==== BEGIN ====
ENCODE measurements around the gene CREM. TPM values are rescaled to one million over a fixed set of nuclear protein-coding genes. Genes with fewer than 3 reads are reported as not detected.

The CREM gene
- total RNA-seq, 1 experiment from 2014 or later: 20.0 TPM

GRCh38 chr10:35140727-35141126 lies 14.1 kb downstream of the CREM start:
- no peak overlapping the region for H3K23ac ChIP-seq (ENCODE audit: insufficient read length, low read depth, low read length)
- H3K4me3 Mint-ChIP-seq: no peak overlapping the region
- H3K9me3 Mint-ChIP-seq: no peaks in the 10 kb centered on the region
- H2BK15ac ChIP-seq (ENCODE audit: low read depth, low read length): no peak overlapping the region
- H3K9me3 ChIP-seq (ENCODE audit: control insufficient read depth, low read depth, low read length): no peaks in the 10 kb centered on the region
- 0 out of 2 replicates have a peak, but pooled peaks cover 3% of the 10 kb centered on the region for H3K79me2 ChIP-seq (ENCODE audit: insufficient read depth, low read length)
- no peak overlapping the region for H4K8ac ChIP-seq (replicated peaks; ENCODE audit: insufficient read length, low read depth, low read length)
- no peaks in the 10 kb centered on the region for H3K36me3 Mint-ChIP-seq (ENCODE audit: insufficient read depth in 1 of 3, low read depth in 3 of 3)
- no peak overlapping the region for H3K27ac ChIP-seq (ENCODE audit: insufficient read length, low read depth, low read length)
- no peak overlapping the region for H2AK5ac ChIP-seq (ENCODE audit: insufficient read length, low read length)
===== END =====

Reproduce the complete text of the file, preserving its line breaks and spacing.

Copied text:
ENCODE measurements around the gene CREM. TPM values are rescaled to one million over a fixed set of nuclear protein-coding genes. Genes with fewer than 3 reads are reported as not detected.

The CREM gene
- total RNA-seq, 1 experiment from 2014 or later: 20.0 TPM

GRCh38 chr10:35140727-35141126 lies 14.1 kb downstream of the CREM start:
- no peak overlapping the region for H3K23ac ChIP-seq (ENCODE audit: insufficient read length, low read depth, low read length)
- H3K4me3 Mint-ChIP-seq: no peak overlapping the region
- H3K9me3 Mint-ChIP-seq: no peaks in the 10 kb centered on the region
- H2BK15ac ChIP-seq (ENCODE audit: low read depth, low read length): no peak overlapping the region
- H3K9me3 ChIP-seq (ENCODE audit: control insufficient read depth, low read depth, low read length): no peaks in the 10 kb centered on the region
- 0 out of 2 replicates have a peak, but pooled peaks cover 3% of the 10 kb centered on the region for H3K79me2 ChIP-seq (ENCODE audit: insufficient read depth, low read length)
- no peak overlapping the region for H4K8ac ChIP-seq (replicated peaks; ENCODE audit: insufficient read length, low read depth, low read length)
- no peaks in the 10 kb centered on the region for H3K36me3 Mint-ChIP-seq (ENCODE audit: insufficient read depth in 1 of 3, low read depth in 3 of 3)
- no peak overlapping the region for H3K27ac ChIP-seq (ENCODE audit: insufficient read length, low read depth, low read length)
- no peak overlapping the region for H2AK5ac ChIP-seq (ENCODE audit: insufficient read length, low read length)